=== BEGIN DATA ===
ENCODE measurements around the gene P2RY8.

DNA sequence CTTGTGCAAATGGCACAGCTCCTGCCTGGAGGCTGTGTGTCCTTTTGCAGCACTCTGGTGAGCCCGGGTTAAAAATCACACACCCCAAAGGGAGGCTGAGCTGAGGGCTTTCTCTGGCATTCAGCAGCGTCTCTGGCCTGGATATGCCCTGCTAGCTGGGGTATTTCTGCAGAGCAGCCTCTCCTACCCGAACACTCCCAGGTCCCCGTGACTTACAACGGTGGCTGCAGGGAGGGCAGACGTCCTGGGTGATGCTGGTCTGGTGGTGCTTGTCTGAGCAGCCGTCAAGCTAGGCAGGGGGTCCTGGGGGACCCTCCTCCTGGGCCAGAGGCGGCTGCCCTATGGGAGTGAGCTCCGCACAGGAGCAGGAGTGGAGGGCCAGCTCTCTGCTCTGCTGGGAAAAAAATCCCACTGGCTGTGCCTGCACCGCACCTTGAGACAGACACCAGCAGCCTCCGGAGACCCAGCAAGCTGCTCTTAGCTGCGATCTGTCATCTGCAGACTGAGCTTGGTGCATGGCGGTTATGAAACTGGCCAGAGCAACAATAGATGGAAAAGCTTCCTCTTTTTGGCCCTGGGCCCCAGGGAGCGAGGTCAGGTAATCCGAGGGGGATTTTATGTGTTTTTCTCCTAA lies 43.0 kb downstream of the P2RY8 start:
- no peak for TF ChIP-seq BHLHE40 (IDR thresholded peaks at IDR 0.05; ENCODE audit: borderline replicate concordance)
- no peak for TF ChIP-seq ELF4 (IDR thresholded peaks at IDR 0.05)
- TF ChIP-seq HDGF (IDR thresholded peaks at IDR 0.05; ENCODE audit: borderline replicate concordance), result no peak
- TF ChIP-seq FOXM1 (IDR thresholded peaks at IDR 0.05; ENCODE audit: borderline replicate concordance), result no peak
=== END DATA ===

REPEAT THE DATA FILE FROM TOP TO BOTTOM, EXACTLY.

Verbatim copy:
ENCODE measurements around the gene P2RY8.

DNA sequence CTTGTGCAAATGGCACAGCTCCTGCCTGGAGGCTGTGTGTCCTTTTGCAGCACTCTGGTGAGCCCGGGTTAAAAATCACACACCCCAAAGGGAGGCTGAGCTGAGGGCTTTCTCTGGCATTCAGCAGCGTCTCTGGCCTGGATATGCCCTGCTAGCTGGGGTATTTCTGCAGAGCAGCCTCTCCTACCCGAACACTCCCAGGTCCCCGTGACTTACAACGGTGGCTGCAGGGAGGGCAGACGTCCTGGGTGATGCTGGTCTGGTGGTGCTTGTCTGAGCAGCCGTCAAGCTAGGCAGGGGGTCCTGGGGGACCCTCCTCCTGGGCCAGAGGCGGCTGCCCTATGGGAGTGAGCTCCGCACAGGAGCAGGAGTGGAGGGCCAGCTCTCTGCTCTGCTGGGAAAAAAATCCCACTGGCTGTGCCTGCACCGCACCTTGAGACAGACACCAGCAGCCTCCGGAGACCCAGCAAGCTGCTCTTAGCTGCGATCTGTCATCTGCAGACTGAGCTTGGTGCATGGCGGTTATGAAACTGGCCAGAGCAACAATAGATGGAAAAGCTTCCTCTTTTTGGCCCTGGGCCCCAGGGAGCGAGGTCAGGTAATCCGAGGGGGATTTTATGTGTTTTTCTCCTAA lies 43.0 kb downstream of the P2RY8 start:
- no peak for TF ChIP-seq BHLHE40 (IDR thresholded peaks at IDR 0.05; ENCODE audit: borderline replicate concordance)
- no peak for TF ChIP-seq ELF4 (IDR thresholded peaks at IDR 0.05)
- TF ChIP-seq HDGF (IDR thresholded peaks at IDR 0.05; ENCODE audit: borderline replicate concordance), result no peak
- TF ChIP-seq FOXM1 (IDR thresholded peaks at IDR 0.05; ENCODE audit: borderline replicate concordance), result no peak